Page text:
Wollensak Velostigmat VFgreenspun.com : LUSENET : Large format photography : One Thread
I need a couple of other questions answered about the 300 F4.5 Series II Velostigmat VF. The part of the lens in front of the shutter, that is, all of the lens in front of the shutter can be rotated and is this normal or something that needs to be fixed/addressed? In other words, the front of the lens, and the lens itself can be rotated even though I accidently did this once and only once,for fear this is not as it should be. Being new to LF, I have no idea if this is normal or not. Incidently HOW DO I GET THIS LENS TO OPEN AND CLOSE? I don't see a lever or button for opening or closing the lens.
-- Jonathan Brewer (email@example.com), March 30, 2001
I don't have this particular Wollensak lens but I have two others. If yours are in the same kind of shutter as mine, there is no lever to open and close the lens as there usually is on newer shutters. You focus by setting the aperture at its widest, setting the shutter to "T," and then firing the shutter, presumably with your cable release. When set on "T" the shutter will stay open until you close it by firing it again. After that you set the shutter at the speed with which you'll actually make the photograph. The shutter, again if it is like the two that are on my Wollensak lenses, is a self-cocking shutter, which I've come to like quite a bit. With a self cocking shutter you don't have to cock the shutter every time you want to use it.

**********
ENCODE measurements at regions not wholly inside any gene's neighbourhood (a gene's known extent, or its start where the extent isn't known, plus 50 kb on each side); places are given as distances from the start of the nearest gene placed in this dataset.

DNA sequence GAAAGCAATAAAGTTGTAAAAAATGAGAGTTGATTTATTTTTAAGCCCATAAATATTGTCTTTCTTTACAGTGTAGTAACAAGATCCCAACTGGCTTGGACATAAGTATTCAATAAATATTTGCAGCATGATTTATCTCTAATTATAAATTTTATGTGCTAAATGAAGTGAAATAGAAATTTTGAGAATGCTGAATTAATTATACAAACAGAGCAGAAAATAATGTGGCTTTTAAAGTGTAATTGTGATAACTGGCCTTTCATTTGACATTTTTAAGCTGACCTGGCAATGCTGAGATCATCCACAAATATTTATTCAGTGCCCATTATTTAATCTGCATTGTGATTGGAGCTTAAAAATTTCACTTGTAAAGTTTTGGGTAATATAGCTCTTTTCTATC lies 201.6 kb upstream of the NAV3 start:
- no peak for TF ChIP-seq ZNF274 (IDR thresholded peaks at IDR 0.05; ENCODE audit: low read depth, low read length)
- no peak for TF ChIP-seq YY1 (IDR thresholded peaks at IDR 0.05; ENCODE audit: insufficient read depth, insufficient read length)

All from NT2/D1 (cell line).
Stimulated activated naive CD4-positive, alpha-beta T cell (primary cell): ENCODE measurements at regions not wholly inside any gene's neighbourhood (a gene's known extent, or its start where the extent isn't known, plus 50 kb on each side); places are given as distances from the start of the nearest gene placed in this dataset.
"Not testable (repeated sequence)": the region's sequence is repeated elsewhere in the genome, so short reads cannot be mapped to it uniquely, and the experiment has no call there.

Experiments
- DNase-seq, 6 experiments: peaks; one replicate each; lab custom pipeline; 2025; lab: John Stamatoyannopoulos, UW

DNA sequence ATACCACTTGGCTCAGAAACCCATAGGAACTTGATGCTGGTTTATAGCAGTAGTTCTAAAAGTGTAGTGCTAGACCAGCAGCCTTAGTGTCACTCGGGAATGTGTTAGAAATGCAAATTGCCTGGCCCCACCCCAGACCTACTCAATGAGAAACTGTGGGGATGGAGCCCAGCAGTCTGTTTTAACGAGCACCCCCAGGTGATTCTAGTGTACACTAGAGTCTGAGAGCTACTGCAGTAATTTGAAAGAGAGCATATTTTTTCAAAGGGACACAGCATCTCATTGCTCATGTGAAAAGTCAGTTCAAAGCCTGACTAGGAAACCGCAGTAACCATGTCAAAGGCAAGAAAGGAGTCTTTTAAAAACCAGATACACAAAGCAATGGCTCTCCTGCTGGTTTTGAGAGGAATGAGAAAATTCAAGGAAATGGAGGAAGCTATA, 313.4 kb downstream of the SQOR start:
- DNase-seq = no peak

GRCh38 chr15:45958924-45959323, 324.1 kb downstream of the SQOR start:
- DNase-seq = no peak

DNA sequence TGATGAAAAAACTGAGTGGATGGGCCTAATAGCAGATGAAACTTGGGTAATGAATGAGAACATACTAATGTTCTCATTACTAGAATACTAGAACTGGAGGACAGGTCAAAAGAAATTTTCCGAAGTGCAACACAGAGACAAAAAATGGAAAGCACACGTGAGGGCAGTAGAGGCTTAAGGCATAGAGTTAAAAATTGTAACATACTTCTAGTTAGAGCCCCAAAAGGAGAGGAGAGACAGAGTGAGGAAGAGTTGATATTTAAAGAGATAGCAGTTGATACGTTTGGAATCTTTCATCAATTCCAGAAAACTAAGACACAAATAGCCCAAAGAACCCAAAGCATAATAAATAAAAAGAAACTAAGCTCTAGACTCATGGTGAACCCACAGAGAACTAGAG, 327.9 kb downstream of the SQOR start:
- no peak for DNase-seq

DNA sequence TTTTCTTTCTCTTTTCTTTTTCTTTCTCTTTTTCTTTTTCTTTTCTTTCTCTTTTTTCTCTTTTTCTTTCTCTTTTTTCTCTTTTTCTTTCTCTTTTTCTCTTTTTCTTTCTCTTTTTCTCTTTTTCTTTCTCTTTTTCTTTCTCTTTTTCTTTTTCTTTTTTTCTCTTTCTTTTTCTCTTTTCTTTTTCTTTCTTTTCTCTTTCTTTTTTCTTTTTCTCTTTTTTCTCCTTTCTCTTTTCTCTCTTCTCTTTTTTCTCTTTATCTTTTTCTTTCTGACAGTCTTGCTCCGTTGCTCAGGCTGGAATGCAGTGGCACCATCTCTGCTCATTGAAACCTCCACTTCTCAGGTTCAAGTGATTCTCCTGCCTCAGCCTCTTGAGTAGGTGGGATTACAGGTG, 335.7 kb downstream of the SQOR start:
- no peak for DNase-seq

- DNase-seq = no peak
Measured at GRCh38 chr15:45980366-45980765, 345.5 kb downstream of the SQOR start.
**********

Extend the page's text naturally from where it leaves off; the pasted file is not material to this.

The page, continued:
The fact that the front lens element will turn in the shutter if you try to do so is normal, unless it turns so readily that you can't keep it on the shutter, which seems unlikely.
The "Velostigmat" designation means that you have an uncoated lens, unless by chance some previous owner had it coated. The Wollensak lenses that were single coated from the factory were referred to as "Raptars."
I've been pleased with the two Wollensak lenses that I have (a 159 mm and a triple convertible 330/500/612). I use them on my 8x10 camera and I only contact print my 8x10 negatives, so I don't know how they would be if used to make negatives that were going to be enlarged. For contact printing though they've been very good, particularly considering the price of around $300 each.
-- Brian Ellis (firstname.lastname@example.org), March 30, 2001.
Is your lens mounted in a shutter? Look for a "Betax" or "Alphax" name around the outside. Alphax shutters are chrome; Betax shutters are black. Neither of these shutters has a cocking mechanism; that is they are self-cocking. Everyone just uses "T" for focusing. They both use a movable pointer for the aperture setting and a rotating ring for the speed. They come in both synchronized and unsynchronized models, but I've only ever seen speeds of 2, 5, 10, 25 50, B & T. Of course if you have a barrel lens, this is all moot. Need I say that if you have a shutterless lens (a barrel mount), you'll only have an aperture ring around a big fat black enamel- coated brass barrel.
-- Chad Jarvis (email@example.com), March 31, 2001.